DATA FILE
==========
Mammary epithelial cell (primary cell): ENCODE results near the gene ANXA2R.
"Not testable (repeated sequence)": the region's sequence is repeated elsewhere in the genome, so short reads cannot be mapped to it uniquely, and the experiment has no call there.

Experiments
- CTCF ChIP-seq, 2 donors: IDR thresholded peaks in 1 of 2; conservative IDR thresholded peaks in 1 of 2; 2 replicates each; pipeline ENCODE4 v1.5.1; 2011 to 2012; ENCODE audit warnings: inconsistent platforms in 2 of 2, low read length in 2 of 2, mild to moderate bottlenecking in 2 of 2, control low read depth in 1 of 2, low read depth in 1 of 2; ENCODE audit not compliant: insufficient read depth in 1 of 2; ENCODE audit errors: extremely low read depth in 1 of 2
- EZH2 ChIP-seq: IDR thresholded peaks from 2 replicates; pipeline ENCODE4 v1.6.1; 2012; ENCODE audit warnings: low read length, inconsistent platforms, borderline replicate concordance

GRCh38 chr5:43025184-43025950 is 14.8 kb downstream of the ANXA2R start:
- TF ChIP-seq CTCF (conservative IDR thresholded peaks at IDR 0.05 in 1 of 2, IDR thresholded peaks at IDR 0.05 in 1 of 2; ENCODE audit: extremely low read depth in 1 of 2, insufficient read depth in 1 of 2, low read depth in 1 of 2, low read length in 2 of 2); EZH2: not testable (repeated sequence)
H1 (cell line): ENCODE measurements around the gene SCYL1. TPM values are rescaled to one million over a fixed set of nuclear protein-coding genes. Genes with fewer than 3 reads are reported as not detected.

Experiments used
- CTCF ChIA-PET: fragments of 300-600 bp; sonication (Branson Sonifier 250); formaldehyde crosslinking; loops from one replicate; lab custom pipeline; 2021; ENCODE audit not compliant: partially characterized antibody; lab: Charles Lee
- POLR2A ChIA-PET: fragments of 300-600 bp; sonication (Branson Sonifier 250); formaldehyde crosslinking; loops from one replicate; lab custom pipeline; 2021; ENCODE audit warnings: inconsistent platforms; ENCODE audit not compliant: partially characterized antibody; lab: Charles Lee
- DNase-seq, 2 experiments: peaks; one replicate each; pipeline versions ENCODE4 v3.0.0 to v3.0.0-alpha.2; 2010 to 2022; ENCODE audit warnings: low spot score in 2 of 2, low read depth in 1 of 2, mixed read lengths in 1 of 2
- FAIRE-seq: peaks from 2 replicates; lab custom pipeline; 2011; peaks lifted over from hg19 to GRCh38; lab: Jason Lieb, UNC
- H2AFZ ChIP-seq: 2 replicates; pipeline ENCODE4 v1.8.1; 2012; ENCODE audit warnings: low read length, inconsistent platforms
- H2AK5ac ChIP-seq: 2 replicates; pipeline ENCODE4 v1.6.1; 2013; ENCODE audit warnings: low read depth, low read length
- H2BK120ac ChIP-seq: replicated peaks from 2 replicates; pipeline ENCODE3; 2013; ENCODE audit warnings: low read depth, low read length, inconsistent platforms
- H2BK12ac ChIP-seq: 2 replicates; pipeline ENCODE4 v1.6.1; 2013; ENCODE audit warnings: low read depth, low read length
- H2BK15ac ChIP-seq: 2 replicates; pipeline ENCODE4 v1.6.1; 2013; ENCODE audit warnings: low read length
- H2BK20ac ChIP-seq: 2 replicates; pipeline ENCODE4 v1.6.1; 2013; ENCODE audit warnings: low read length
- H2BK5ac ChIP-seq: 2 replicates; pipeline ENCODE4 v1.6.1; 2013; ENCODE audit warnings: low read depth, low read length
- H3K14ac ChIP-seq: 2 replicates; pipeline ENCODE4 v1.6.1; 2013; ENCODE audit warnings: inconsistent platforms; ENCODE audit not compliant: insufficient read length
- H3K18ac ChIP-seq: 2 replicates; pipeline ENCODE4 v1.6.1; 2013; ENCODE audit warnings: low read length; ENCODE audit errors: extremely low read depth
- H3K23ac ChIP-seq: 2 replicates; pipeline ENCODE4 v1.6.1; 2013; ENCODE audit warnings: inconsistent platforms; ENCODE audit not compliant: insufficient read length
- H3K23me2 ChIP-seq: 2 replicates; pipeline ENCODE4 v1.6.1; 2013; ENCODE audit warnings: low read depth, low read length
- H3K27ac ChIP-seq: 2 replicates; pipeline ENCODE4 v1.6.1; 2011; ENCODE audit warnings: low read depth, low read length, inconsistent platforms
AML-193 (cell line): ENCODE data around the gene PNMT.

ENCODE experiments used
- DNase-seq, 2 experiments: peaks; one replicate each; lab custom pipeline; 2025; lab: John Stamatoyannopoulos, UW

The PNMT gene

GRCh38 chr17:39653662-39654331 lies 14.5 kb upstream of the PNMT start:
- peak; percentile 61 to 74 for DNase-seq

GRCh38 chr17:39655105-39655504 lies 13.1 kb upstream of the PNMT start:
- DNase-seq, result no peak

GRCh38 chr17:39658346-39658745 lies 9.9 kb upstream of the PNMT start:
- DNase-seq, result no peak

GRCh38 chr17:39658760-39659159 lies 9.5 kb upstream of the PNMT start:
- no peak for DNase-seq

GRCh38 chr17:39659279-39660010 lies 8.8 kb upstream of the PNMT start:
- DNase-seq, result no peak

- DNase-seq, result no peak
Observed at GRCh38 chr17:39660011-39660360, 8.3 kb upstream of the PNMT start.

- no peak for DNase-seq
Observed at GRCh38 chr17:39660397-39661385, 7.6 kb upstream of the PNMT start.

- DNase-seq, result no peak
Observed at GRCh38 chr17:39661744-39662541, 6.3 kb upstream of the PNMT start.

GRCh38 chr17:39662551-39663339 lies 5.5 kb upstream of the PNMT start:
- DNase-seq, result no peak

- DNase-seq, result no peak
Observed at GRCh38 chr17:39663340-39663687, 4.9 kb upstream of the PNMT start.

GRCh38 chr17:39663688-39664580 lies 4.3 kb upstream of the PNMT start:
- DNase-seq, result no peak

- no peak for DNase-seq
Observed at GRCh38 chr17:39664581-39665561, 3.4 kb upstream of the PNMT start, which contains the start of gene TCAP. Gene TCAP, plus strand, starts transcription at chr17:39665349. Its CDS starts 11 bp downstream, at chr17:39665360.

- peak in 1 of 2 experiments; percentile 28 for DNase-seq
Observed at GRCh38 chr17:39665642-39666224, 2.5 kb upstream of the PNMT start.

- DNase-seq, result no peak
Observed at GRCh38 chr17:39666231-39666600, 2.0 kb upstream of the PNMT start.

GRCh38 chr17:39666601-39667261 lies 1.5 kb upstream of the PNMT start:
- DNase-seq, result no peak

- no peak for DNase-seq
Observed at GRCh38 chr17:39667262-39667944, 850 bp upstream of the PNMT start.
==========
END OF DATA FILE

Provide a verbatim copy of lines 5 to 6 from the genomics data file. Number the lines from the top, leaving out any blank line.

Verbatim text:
- EZH2 ChIP-seq: IDR thresholded peaks from 2 replicates; pipeline ENCODE4 v1.6.1; 2012; ENCODE audit warnings: low read length, inconsistent platforms, borderline replicate concordance

GRCh38 chr5:43025184-43025950 is 14.8 kb downstream of the ANXA2R start: